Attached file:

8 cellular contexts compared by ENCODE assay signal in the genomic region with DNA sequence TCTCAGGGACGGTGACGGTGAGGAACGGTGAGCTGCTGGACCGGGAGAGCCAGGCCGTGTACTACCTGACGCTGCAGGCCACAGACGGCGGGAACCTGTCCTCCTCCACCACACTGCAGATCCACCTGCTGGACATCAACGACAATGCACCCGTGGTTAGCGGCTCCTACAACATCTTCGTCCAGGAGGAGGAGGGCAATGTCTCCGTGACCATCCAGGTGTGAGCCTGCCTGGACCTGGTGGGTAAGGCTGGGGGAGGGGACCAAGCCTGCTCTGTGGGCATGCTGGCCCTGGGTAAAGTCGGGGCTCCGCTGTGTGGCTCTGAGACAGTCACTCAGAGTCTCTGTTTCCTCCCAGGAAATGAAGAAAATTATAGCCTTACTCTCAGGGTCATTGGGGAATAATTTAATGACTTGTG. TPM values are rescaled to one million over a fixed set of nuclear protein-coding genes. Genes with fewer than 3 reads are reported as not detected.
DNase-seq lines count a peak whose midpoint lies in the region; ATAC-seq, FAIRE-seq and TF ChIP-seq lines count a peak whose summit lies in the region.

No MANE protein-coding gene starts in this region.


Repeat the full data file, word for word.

8 cellular contexts compared by ENCODE assay signal in the genomic region with DNA sequence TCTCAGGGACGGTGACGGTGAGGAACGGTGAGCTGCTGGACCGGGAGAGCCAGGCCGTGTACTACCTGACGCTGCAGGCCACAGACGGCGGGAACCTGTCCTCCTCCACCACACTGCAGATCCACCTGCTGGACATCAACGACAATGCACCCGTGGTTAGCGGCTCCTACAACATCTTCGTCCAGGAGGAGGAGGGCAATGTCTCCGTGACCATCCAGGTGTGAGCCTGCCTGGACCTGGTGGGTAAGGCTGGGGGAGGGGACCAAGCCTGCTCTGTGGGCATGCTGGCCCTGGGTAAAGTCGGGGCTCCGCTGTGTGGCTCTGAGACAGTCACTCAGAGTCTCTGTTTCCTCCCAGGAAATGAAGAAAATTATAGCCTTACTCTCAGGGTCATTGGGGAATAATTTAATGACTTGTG. TPM values are rescaled to one million over a fixed set of nuclear protein-coding genes. Genes with fewer than 3 reads are reported as not detected.
DNase-seq lines count a peak whose midpoint lies in the region; ATAC-seq, FAIRE-seq and TF ChIP-seq lines count a peak whose summit lies in the region.

No MANE protein-coding gene starts in this region.